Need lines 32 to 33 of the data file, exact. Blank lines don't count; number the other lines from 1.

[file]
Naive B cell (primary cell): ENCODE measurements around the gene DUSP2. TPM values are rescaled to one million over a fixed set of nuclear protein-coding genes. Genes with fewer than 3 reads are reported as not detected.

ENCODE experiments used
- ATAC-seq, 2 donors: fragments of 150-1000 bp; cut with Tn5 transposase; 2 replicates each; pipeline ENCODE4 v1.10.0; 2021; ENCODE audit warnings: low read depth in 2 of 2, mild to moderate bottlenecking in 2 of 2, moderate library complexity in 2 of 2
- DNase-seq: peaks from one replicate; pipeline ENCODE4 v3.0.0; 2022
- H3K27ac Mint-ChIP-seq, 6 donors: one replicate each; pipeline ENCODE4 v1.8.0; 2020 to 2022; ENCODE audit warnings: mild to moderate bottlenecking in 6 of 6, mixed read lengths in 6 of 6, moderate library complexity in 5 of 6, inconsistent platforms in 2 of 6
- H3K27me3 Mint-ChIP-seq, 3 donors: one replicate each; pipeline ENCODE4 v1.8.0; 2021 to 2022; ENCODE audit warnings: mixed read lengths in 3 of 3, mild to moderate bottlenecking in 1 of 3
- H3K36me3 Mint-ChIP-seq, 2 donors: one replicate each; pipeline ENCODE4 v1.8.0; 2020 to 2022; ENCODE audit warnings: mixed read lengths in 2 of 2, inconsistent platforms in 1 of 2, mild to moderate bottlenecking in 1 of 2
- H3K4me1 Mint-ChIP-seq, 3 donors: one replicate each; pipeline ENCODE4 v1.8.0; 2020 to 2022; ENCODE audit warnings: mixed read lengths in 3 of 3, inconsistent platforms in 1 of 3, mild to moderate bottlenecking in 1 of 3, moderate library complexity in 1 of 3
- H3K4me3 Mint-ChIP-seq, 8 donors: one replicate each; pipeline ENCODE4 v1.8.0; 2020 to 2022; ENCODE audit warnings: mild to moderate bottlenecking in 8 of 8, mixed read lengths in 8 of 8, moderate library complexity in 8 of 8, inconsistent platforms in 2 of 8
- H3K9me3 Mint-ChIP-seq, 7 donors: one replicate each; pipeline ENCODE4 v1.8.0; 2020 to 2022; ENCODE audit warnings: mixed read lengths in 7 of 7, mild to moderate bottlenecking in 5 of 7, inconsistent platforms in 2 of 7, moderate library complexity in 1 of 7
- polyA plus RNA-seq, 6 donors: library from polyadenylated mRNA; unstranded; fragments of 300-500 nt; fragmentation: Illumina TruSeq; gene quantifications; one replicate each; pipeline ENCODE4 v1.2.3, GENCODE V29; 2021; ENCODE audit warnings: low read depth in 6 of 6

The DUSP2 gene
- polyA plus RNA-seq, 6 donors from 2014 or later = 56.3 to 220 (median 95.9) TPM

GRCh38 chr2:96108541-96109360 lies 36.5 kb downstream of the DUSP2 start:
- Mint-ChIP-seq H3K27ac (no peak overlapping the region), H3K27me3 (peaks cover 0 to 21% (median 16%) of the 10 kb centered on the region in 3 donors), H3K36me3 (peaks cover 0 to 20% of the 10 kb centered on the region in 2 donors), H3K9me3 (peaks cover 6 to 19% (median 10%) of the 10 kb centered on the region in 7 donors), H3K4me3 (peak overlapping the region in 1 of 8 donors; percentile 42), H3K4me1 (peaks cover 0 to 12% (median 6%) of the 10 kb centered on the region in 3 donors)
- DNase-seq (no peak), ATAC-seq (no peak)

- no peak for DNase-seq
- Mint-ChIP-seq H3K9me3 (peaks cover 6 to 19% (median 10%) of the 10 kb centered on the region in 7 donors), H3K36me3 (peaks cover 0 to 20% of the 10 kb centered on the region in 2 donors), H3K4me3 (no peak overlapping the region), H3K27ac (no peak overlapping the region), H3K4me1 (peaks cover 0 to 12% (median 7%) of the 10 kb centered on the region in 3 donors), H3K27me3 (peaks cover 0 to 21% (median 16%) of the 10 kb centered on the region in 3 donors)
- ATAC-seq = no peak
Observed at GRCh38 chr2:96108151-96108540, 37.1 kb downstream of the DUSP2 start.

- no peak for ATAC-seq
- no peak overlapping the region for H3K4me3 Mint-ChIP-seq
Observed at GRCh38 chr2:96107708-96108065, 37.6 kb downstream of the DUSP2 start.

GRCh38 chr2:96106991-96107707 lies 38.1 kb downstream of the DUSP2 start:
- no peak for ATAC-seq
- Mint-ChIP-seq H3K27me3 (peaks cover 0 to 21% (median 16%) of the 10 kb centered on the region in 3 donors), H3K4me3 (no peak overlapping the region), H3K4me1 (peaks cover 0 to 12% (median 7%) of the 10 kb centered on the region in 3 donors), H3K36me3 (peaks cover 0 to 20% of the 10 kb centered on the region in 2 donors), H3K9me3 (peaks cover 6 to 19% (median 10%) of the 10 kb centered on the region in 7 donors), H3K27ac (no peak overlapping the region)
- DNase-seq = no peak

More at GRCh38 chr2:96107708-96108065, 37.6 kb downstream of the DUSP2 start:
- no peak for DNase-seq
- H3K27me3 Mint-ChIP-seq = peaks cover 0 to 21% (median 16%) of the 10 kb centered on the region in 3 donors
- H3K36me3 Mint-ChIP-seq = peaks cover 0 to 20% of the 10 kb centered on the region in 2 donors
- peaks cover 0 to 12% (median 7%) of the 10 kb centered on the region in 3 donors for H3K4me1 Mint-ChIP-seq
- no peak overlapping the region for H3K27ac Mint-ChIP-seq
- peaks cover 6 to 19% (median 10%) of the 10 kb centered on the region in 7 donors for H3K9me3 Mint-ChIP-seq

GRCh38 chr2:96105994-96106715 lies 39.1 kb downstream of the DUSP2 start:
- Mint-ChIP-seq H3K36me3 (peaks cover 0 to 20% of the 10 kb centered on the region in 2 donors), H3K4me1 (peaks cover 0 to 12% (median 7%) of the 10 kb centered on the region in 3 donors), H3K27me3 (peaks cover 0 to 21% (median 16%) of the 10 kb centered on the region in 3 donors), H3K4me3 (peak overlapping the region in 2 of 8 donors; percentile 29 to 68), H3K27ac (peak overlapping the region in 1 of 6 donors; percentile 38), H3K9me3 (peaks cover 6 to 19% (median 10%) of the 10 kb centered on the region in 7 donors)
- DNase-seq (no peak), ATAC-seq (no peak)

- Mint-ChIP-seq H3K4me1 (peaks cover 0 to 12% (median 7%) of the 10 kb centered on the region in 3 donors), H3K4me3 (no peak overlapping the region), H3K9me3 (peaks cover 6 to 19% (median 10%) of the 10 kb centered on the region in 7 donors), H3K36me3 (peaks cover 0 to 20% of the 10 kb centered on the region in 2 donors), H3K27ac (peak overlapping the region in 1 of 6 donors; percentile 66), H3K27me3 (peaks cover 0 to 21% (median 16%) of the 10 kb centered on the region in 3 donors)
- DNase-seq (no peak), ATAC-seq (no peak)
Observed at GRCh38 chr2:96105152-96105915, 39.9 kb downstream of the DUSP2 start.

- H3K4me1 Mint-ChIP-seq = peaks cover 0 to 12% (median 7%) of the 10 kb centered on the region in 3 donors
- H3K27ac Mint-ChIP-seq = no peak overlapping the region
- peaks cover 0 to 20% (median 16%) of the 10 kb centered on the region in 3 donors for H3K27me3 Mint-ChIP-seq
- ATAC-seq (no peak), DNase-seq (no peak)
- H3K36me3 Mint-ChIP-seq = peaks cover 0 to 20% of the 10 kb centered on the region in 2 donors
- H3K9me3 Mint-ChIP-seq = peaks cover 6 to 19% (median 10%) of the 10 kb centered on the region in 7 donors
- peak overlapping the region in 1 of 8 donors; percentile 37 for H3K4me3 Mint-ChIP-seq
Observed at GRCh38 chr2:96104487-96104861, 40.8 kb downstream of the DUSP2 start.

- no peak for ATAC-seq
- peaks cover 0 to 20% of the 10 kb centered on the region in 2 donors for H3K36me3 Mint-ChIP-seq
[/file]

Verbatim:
- peaks cover 0 to 12% (median 7%) of the 10 kb centered on the region in 3 donors for H3K4me1 Mint-ChIP-seq
- no peak overlapping the region for H3K27ac Mint-ChIP-seq